Tuesday, December 31, 2013

Who Would Win a Pacific Naval Engagement?

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Naval warfare seems a thing of the past. When one thinks of great naval battles, one thinks WWII and the genius of Chester Nimitz and Raymond Spruance. They think of the battles at Midway and Leyte Gulf.

But since then, what major battles have occurred? Some skirmishes during the Korean War and the war in the Falklands maybe but nothing of any major consequence. The US became the baddest mofo's on the water and our supremacy has never been challenged except for attempts by Russia to keep up, which ultimately and spectacularly failed (although they are spending more money to get some of their past glory back with mixed results).

So naval warfare now has become the projection of power by the US as a means to prevent war. If China and Japan start getting antsy, we send a carrier battle group to the region to keep an eye on things and settle it down before they come to blows. If Iran threatens the straits of Hormuz, we station an LHD in the area to make them think twice. And if a natural disaster occurs anywhere in the world we can send help.

Until recently, the US was the only game in town.

But now China has joined the game and they expect to be admired as more than just a "brown water" navy, they want to be known as a "blue water" navy, capable of projecting power farther from their shores. They've built up their capabilities steadily over the years by buying older equipment with the jewel being the carrier Liaoning (formerly the Soviet carrier Riga). The capabilities of the carrier will be at least 20 years behind the newer US Nimitz Class (and more behind the forthcoming Ford Class)  models with less than 25 pilots actually qualified to land on her deck. 

Japan has built up their naval forces as well in recent years--doubtless because of the direct threat from China. China has some scores to settle with her eastern neighbor and memories last a long time in that region. Japan has a sizable submarine fleet but only can deploy helicopter carriers versus fixed wing on the surface.

Australia, South Korea and Canada can also bring some force to bear if needed. A breakdown of current and proposed carrier forces can be found here.

Here's a breakdown of what each nation has currently available:

Taking the information above and the actual threat we could expect, the US would have to match up against the Chinese Peoples Liberation Army-Navy (PLAN). A conflict that could start over a direct threat to Taiwan, a battle with neighboring countries over disputed islands or a conflict over regional claims of territorial water rights. 

The Chinese have built mobile missiles including the HQ-7 that  could be a major threat to our carriers and have them deployed defensively and offensively all along their coast. Another major concern would be asymmetric warfare including disruption of our Internet and satellite communications, which the US Navy heavily relies on. China has deployed several missiles and possibly lasers with the major targets being command and control satellites in all orbits. For more on this I highly recommend this paper written by the good folks at the Heritage Institute.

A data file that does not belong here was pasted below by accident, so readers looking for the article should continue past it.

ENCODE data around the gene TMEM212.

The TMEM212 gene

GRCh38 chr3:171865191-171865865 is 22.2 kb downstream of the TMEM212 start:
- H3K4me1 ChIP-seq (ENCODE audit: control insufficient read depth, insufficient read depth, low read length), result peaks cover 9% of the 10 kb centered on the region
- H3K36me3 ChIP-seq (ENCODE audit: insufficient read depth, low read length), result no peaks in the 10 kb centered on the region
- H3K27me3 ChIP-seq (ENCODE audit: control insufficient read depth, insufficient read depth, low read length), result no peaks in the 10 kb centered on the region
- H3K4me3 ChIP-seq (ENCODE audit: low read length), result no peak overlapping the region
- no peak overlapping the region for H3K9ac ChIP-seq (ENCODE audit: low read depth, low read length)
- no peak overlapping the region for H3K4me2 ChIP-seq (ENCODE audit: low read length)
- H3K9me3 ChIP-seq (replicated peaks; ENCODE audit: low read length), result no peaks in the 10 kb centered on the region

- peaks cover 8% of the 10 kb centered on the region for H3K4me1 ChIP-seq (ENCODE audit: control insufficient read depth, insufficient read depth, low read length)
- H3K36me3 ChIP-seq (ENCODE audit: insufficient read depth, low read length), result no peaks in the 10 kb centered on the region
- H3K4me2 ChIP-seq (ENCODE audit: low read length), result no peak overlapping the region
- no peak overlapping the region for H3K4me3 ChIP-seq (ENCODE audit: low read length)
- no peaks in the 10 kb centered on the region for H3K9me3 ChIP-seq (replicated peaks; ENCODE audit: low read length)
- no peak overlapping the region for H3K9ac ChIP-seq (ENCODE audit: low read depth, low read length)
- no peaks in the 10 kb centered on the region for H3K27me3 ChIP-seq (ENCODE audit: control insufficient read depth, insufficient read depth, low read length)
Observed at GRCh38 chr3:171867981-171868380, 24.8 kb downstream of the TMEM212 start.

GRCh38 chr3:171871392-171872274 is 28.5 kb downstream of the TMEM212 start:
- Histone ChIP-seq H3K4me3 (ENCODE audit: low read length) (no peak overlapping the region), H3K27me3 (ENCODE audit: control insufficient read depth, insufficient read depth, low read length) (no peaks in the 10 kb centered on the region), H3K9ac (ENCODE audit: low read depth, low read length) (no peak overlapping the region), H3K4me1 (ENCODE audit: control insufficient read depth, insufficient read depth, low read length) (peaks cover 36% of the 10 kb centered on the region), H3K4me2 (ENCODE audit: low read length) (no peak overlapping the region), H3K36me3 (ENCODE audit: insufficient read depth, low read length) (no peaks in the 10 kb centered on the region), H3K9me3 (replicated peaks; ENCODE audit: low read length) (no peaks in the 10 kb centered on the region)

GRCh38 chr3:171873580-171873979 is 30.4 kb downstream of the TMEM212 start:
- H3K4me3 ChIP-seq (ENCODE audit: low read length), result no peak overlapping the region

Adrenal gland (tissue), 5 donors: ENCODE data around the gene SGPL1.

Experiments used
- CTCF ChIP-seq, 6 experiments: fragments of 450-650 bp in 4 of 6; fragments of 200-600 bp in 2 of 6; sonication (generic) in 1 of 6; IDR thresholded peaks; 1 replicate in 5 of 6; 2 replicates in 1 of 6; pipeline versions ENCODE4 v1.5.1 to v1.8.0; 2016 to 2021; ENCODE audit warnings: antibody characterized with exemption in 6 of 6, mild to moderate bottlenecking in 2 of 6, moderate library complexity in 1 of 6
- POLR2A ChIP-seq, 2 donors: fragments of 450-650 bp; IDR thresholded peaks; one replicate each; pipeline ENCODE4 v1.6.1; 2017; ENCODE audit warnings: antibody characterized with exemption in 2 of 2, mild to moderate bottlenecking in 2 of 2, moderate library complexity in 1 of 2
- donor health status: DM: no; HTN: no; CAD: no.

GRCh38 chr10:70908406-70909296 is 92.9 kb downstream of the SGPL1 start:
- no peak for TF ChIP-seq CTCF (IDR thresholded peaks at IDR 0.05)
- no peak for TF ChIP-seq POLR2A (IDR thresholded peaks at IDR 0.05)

Based on available information and using the chart above, the US could bring roughly 24 submarines to bear at any one time within the Pacific theater. Add to that two Canadian, and possibly 15 Japanese subs versus 46 Chinese vessels. I've used roughly 2/3 of the above total availability taking into account maintenance and stand downs. That's about an even number but the US would be forced to work with different partners while China would be working with their own forces using their own doctrine. Add to that that submarine warfare is generally not a team effort. Call it a slight US advantage since the PLAN have been training heavily for years and have made some progress (and haven't been shy about showing it according to some reports). The progress they have made is unknown at present.

But when it comes to actual naval superiority, it comes to aircraft carriers, the aircraft and armament they carry, their defensive capabilities and vessels accompanying them. Here the US has a vast advantage. In any engagement with the Chinese, the first thing they would attack would be our carriers and our first priority would be stopping them. Do we have the capabilities to do so? That is a question that has no answer at this point. The Chinese claim they've had great success with the DF-21D missile that is solely designed to take our carriers out. But in this world of new technology becoming obsolete due to improvements by the other side, we may now have a solution. Call this a major US advantage.

And finally, what about troop landing capabilities? 

The US LHD fleet including the WASP and Tarawa classes are highly-equipped troop transports with their own air wings. The air wing includes Harriers and Osprey's (and hopefully the USMC F-35) while also carrying anti-submarine helo's and additional troop transport aircraft. Tanks and Marine AmTracs can be put ashore quickly to project a large amount of power in a short time. The WASP class can carry and land a complete Marine Expeditionary Unit (MEU) and supply that unit for extended periods while in battle. This is all contingent on the ability of air assets in locating and neutralizing Chinese missile batteries and aircraft that could harass any such landing. 

In conclusion; a large sea battle between the likely belligerents would result in a US win but potentially at heavy cost. The US would move assets from the Persian Gulf, Mediterranean Sea and the Atlantic if needed but based on current readiness levels, the US would neutralize and beat any adversaries within a short period. 

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